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23 jun 2010

The Dynamical Systems Perspective and Research on Perception, Action, and Sports

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Contenido disponible en el CD Colección Congresos nº14.

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Athletes are able to perform complex actions with apparent ease. How do they control their movements? How do they perceive the crucial aspects of their environment and decide which action to perform? And how do the large amounts of practice help
 
Autor(es): Jacobs, David M.*¹; Huys, Raoul**; Smeeton, Nicholas J.***
Entidades(es): * Facultad de Psicología, Universidad Autónoma de Madrid, España; ** Faculty of Sport Sciences, University of Mediterranean, Mars; *** Faculty of Education and Sport, University of Brighton, UK
Congreso: XII Congreso Nacional de Psicología de la Actividad Física y el Deporte
Pontevedra: 23-26 de Junio de 2010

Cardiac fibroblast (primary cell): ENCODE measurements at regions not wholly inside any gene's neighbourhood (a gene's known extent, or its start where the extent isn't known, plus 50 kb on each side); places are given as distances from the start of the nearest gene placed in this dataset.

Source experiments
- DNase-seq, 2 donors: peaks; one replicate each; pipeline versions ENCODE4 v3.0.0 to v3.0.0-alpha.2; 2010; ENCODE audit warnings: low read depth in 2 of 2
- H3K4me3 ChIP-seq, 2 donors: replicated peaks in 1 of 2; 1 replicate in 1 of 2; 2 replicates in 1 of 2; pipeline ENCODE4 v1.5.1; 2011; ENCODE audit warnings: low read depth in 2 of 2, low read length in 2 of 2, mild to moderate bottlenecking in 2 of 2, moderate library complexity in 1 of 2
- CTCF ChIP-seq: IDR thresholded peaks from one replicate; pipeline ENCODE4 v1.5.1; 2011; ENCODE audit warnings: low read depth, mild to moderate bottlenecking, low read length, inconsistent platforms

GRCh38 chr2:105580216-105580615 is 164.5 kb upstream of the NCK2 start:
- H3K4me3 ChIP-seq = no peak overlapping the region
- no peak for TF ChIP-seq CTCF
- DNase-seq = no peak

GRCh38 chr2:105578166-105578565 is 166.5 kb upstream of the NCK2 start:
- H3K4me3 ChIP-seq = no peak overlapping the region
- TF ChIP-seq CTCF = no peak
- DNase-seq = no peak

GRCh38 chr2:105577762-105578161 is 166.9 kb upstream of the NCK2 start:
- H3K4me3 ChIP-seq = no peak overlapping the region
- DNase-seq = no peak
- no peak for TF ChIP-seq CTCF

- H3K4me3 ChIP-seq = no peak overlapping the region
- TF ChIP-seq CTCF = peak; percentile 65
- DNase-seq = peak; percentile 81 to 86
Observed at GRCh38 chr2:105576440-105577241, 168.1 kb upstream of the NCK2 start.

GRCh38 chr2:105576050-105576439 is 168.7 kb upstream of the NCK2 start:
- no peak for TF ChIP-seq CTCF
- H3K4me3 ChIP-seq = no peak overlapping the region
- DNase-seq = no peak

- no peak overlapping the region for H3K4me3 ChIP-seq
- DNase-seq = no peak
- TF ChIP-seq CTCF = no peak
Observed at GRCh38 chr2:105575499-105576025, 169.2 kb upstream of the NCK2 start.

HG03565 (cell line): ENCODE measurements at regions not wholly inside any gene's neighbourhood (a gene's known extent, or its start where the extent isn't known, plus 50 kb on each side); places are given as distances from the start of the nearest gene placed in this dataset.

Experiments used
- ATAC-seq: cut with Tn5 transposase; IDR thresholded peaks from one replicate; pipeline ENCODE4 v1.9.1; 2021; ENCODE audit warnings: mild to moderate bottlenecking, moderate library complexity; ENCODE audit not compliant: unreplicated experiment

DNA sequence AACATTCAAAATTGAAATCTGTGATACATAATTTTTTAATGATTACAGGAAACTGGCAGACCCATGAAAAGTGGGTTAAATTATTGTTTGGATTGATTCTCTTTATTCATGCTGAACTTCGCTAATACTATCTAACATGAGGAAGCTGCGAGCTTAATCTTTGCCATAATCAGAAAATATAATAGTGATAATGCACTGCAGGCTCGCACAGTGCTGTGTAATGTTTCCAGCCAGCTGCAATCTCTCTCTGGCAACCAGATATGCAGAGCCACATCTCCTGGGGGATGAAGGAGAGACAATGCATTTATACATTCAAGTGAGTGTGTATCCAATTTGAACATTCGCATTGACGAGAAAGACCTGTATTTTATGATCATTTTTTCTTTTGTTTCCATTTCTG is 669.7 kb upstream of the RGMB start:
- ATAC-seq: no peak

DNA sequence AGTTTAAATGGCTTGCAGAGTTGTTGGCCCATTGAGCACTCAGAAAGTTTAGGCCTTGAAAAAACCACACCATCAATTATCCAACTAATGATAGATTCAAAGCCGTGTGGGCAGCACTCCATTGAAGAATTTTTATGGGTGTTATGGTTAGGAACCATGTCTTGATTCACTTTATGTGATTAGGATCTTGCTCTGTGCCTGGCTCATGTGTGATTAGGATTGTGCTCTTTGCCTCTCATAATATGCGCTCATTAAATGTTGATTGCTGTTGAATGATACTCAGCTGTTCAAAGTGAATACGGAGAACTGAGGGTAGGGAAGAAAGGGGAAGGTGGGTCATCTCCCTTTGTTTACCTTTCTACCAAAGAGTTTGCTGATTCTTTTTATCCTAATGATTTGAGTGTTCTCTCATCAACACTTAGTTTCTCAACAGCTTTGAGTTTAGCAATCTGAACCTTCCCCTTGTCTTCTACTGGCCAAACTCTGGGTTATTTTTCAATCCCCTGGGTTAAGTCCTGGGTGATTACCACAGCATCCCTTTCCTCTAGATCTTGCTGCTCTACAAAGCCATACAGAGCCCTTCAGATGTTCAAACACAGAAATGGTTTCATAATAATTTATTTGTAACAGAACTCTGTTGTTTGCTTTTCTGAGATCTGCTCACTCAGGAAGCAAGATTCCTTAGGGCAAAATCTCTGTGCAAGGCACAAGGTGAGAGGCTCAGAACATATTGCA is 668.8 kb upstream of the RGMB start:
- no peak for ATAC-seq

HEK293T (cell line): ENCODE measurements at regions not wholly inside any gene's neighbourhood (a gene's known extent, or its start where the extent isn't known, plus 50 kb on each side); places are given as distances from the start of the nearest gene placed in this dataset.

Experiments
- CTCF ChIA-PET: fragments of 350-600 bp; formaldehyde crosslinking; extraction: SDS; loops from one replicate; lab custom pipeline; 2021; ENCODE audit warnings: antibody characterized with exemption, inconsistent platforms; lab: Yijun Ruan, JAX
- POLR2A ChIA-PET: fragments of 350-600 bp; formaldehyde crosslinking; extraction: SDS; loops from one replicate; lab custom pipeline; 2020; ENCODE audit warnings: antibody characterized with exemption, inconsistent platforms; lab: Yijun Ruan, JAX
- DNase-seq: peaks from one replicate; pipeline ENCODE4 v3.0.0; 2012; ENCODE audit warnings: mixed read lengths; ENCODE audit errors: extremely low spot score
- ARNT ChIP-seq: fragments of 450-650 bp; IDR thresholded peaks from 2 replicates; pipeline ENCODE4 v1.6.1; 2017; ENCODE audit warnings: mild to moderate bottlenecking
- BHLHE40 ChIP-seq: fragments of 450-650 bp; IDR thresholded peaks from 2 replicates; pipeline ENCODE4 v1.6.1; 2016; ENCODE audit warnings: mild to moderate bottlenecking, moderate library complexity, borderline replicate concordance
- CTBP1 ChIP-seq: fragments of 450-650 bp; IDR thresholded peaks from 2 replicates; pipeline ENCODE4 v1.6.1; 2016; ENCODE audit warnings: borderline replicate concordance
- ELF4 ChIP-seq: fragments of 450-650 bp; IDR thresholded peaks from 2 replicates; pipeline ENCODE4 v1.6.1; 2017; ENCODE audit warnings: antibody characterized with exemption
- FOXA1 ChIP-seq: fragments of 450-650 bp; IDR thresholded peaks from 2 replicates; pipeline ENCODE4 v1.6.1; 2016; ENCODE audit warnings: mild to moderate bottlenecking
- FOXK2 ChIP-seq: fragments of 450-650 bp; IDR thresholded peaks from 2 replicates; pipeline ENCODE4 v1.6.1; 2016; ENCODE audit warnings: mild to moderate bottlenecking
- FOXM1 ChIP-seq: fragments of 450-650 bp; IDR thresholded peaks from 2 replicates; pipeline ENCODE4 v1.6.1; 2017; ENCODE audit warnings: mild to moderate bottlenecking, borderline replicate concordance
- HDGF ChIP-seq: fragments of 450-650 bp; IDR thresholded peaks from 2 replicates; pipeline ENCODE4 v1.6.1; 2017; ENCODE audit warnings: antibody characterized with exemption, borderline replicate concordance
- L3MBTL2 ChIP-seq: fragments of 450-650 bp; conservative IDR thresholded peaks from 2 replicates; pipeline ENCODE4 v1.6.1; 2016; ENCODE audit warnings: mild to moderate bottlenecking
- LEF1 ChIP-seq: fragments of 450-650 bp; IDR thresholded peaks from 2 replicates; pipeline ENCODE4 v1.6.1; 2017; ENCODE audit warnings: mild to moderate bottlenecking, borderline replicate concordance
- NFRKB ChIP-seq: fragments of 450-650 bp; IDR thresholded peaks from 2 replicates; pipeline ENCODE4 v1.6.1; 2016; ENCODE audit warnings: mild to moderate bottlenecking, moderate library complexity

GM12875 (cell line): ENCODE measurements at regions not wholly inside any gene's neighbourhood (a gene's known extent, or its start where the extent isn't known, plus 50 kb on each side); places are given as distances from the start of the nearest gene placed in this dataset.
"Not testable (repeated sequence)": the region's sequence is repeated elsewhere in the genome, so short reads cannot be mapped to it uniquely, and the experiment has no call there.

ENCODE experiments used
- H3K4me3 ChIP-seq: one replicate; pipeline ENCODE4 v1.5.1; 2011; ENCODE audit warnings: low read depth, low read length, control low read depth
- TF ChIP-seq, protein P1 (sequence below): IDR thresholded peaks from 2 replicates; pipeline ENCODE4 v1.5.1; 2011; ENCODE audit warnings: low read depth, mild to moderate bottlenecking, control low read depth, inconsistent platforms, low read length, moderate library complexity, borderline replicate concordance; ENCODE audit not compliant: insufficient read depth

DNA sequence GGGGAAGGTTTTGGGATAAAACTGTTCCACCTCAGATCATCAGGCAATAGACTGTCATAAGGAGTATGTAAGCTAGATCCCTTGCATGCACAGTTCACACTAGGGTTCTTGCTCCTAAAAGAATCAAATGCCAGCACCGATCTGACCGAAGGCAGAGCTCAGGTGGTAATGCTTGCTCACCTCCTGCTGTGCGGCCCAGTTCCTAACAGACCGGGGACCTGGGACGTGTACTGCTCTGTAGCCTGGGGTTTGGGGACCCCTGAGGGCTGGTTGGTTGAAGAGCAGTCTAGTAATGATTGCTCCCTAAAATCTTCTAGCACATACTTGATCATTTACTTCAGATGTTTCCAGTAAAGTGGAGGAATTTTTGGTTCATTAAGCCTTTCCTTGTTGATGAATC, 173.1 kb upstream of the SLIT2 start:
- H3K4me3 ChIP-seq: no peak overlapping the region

ISBN: 978-84-614-1163-4
Palabras claves: phychology, complex actions, sports

Athletes are able to perform complex actions with apparent ease. How do they control their movements? How do they perceive the crucial aspects of their environment and decide which action to perform? And how do the large amounts of practice help them to improve and maintain their level of skill? A growing number of researchers address such questions using concepts and tools from the theory of dynamical systems. This symposium aims to provide an introduction of key concepts of the dynamical systems approach and to describe examples of research that use these concepts. The symposium consists of five presentations (in English) and a brief introduction (en Castellano). The first presentation uses a dynamical model to study the perception of the trajectory of free kicks in soccer. We continue with two more technical (and conceptual) presentations that, among other things, consider the notions of state space, phase flow, and topology, first illustrated for two-dimensional systems and next generalized to systems of arbitrary dimension. The third presentation also introduces the technique of principle component analysis. A fourth presentation summarizes a recent body of work that applies principle component analyses to achieve an understanding of the dynamical information that experts and novices use for the anticipation of tennis shots. Finally, the fifth presentation applies ideas from the dynamical systems theory to decision making in sports such as rugby and football.

 

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